Based on these criteria, people who only use a specific drug for medical reasons and according to the instructions provided by their physician would not be diagnosed with a substance use disorder, even if they develop tolerance and withdrawal. Medicinal use of a substance is not considered to reflect addictive behavior.
When the person begins to lose control of their use of the substance and to compulsively use it in different contexts, they have developed a substance use disorder.
You may habitually drink caffeine and feel lousy when you do not get your cup of coffee in the morning, but that does not necessarily mean you have an addiction. Remember that your use of a substance must cause significant distress or impairment in functioning, and you must demonstrate noteworthy problems controlling your use of the substance over different instances.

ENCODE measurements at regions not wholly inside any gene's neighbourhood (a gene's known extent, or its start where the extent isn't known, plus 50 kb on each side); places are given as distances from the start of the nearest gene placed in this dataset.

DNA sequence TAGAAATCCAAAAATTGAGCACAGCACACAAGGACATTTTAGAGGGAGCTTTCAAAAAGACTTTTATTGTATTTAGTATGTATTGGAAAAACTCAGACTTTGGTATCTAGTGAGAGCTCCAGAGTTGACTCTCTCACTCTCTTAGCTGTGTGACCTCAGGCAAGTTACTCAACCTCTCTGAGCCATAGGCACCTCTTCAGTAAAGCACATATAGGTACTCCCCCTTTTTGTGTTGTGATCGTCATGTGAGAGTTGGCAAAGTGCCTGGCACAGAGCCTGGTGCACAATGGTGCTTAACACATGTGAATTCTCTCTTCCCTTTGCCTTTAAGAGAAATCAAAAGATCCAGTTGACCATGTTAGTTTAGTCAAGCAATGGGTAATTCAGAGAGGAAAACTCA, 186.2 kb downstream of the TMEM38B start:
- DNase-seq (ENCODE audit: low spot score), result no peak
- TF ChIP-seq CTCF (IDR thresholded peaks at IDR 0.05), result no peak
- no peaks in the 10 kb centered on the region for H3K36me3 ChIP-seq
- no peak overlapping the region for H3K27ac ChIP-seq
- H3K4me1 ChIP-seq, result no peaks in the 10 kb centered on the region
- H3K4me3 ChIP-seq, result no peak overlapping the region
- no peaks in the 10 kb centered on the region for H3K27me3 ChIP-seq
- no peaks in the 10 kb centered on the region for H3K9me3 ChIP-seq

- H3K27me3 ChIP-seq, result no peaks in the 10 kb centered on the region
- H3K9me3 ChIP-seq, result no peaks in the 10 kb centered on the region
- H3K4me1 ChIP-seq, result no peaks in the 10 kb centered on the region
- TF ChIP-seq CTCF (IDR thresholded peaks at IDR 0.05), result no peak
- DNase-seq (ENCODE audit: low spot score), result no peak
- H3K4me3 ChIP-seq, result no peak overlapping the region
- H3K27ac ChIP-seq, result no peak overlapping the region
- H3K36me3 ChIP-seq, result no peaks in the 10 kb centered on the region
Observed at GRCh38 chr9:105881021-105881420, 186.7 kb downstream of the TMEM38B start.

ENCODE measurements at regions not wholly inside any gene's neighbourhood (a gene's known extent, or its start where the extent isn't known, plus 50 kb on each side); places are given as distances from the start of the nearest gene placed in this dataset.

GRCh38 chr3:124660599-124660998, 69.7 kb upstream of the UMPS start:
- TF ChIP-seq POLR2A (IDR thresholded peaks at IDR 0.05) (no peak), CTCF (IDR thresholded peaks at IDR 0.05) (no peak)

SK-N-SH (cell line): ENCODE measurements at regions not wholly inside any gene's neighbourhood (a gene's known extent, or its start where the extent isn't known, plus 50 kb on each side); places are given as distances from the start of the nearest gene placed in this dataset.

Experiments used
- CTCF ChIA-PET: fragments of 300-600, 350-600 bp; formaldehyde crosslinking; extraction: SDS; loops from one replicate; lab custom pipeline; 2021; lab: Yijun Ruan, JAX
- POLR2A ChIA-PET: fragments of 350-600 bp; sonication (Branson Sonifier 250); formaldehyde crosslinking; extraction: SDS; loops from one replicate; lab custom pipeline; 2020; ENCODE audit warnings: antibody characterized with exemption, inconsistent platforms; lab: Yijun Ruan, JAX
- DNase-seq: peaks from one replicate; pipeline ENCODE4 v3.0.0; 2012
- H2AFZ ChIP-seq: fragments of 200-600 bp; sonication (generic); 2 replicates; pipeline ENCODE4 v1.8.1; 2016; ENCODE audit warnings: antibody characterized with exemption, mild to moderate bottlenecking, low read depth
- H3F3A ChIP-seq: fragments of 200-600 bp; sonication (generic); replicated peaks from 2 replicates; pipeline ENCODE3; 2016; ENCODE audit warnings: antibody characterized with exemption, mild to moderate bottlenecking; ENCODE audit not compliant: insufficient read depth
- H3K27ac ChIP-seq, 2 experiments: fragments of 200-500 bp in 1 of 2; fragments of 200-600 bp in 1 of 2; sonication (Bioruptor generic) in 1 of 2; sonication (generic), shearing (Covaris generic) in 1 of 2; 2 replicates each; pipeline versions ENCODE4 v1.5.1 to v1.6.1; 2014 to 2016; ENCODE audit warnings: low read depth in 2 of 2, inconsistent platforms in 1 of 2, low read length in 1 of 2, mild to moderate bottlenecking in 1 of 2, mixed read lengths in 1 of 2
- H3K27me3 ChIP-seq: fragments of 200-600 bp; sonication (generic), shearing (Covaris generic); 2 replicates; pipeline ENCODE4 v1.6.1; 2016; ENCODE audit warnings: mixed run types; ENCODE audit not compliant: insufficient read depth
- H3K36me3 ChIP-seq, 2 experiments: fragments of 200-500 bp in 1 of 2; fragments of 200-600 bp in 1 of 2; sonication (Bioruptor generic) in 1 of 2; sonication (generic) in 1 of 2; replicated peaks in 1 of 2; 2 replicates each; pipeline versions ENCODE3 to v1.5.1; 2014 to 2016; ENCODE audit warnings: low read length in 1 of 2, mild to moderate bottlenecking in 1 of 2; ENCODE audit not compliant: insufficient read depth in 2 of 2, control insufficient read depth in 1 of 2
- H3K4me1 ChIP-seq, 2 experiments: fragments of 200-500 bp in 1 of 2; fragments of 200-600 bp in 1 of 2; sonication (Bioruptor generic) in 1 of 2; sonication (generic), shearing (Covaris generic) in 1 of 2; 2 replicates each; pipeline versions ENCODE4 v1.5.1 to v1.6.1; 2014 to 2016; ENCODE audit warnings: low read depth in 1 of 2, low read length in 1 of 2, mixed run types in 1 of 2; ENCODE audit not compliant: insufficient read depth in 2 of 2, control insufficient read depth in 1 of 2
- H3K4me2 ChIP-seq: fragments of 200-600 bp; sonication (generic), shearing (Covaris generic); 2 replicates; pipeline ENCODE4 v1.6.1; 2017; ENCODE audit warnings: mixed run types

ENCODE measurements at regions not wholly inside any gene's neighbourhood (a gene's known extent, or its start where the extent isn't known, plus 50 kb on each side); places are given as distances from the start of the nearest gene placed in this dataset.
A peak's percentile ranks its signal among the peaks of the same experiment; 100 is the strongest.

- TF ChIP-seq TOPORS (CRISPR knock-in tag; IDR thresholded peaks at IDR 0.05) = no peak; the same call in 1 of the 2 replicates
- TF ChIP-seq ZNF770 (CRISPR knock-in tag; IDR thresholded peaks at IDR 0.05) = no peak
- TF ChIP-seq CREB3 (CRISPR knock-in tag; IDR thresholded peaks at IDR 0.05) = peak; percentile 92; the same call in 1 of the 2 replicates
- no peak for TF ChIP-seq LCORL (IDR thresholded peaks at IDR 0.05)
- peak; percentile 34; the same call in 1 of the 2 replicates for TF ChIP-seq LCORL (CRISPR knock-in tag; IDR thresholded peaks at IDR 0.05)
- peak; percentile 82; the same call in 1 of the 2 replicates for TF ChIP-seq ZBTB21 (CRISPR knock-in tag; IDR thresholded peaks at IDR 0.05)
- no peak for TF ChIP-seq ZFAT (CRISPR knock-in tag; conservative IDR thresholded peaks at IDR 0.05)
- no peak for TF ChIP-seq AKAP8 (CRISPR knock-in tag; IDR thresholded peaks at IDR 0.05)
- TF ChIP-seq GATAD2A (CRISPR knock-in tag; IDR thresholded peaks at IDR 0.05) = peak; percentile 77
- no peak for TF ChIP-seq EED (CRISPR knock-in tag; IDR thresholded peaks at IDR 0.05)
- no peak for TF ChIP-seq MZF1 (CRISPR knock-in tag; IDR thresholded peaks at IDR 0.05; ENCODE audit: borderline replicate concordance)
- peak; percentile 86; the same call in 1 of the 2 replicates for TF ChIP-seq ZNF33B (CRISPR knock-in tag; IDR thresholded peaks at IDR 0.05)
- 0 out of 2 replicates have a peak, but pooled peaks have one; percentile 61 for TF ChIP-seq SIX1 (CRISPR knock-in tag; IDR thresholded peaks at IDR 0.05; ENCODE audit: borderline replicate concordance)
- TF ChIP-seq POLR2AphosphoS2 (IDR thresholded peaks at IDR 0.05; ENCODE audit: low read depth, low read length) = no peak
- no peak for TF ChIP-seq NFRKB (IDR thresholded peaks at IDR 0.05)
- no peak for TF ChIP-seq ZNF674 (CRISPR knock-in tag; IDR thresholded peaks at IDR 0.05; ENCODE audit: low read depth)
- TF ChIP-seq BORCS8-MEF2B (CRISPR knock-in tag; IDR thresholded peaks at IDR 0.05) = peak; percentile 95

You can use certain substances, like caffeine and other drugs that could be considered habit-forming, but not struggle with addiction to them. On the other hand, you can be diagnosed with a caffeine use disorder (a substance use disorder as a result of caffeine use) if you met the diagnostic criteria for that disorder based on your use of caffeine.
Signs of Concern
If you are concerned you have developed an addiction to a substance, that concern itself is a sign that you should speak with a licensed mental health care professional. You cannot diagnose yourself, and substance use disorders require an evaluation and formal diagnosis from a medical professional.